Between Murray and Marx

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Andrew
Sullivan is a sharp guy whose website
is a daily source of solid commentary. Being a senior editor at
The New Republic, however, it's inevitable that he write
something problematic.

Sullivan's
March 19 column on the estate tax
is notable for what it appreciates
as much as what it prescribes. Consider this splendid fulmination
against confiscatory Beltway policies:

The
most offensive [tax] – the progressive income tax –
penalizes success and work. The better you do for yourself, the
more the government punishes you for your efforts. The Social
Security tax is almost as bad: The government absconds with your
money before you even have a chance to look at it – and then
pours it into an investment scheme no sane person would ever choose
for herself. But then almost all taxes harm people, drain wealth,
encourage inefficiency, and generally drag down the level of human
achievement. Think of tariffs, which discourage trade, or sales
taxes, which discourage buying and selling. Taxes are still necessary,
of course, because, in an imperfect world, government is necessary.
But taxes, even many liberals agree, are almost never good in
themselves; they almost always substitute bad collective oversight
for good personal judgment.

With
the exception of the penultimate sentence, these sentiments harmonize
with libertarian thought in its most vigorous, Rothbardian form.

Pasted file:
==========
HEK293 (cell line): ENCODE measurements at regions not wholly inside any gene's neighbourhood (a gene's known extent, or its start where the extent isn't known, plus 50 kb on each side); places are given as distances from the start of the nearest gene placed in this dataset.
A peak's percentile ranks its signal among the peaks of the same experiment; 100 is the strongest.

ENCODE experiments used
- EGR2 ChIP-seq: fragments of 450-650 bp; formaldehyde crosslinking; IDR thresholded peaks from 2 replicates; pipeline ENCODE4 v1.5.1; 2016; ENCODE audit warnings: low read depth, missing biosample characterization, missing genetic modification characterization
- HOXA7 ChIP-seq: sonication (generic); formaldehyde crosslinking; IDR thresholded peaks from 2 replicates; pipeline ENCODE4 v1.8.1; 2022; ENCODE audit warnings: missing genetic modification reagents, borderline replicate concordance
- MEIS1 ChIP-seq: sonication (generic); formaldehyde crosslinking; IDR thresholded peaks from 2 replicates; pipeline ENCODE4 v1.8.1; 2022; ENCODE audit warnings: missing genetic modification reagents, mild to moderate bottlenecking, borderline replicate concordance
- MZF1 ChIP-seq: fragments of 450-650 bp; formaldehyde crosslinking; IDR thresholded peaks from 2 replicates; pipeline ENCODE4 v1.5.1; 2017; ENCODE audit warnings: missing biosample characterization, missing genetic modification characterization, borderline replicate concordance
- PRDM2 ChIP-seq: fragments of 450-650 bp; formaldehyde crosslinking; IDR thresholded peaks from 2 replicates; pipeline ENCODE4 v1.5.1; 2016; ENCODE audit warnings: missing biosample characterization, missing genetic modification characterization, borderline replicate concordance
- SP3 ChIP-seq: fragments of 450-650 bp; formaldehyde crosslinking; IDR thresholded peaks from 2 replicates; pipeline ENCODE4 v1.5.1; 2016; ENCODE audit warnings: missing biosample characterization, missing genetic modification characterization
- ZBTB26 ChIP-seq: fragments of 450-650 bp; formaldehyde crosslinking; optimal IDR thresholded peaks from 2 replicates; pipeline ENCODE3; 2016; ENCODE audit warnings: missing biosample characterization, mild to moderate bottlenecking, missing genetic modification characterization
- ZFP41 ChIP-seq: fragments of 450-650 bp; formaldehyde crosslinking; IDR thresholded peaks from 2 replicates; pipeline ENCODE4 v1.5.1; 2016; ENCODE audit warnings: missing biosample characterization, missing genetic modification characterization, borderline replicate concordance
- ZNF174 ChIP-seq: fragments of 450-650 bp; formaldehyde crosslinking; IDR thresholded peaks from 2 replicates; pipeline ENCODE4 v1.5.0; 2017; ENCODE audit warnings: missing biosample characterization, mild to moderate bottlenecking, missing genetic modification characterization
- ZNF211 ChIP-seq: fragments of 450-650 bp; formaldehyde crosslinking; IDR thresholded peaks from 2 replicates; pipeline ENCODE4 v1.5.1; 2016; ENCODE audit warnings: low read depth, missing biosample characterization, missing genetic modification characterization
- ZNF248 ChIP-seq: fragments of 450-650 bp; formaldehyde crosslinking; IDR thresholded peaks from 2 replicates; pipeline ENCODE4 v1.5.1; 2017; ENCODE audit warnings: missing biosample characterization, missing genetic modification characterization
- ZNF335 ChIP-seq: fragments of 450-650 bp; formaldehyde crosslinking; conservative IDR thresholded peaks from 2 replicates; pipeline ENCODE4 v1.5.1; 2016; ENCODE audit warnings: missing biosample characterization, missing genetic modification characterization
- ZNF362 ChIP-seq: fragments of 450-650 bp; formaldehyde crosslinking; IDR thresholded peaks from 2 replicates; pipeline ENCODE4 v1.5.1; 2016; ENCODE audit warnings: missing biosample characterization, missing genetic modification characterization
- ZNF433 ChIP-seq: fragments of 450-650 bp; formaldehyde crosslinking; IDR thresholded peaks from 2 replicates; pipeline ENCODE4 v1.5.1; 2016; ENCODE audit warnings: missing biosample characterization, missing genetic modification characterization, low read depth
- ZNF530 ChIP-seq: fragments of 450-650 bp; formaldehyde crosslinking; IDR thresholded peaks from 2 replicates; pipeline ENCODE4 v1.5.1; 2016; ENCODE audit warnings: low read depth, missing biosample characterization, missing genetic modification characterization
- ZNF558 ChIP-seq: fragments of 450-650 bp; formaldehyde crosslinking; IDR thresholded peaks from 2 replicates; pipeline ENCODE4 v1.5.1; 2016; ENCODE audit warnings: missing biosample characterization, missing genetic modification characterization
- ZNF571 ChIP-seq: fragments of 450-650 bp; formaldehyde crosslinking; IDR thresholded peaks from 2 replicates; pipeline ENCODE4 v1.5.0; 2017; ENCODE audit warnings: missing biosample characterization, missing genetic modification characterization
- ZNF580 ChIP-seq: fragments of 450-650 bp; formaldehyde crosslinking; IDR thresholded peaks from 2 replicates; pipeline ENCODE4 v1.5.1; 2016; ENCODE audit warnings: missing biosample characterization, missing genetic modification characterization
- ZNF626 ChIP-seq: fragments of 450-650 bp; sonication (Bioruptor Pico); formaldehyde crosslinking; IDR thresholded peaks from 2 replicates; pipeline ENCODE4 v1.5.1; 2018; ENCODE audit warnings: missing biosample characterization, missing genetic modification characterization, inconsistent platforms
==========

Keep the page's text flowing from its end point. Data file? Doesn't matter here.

The trade-deterring effect of protectionism, (Anti)Social (In)Security's
exploitative idiocy, the punitive envy underpinning the progressive
income tax, the deleterious nature of taxes in general – Sullivan
shares common ground with Murray Rothbard in identifying these ills:

  • "Progressive
    taxation, where each man pays more than proportionately
    to his income, makes no attempt at neutrality. If the proportional
    tax embodies a principle destructive to the entire market economy
    and the monetary economy itself, then the progressive tax does
    so still more. For the progressive tax penalizes the able and
    efficient in even greater proportion than their relative ability
    and efficiency." (Man,
    Economy, and State
    )
  • "Tariffs
    and various forms of import quotas prohibit, partially or totally,
    geographical competition for various products." (Power
    and Market
    )
  • "[T]he
    Social Security System is the biggest single racket in the entire
    panoply of welfare-state measures that have been fastened upon
    us by the New Deal and its successors…The whole system is a
    vast Ponzi scheme, with the difference that Ponzi's notorious
    swindle at least rested solely on his ability to con his victims,
    whereas the government swindlers, of course, rely also on a
    vast apparatus of tax-coercion." ("The
    Social Security Swindle
    ," in Making
    Economic Sense
    .

What
a bummer, then, that Sullivan recommends hiking and expanding the
estate tax. Instead of the current $675,000 minimum bequest to activate
the tax, he would set it at $500,000 and "increase the rates
so that anyone bequeathing more than $10 million sees the remainder
of his bequest go directly to Uncle Sam or to charity."

Sullivan
sees a nexus between intensifying the estate tax and the abolition
of primogeniture during the late 1700s. "America's revolutionary
abolition of this system helped disperse wealth and discourage the
indolence of aristocratic inheritance," he writes.

Justice
William Day noted in Buchanan v. Warley (1917), "Property
is more than the mere thing which a person owns. It is elementary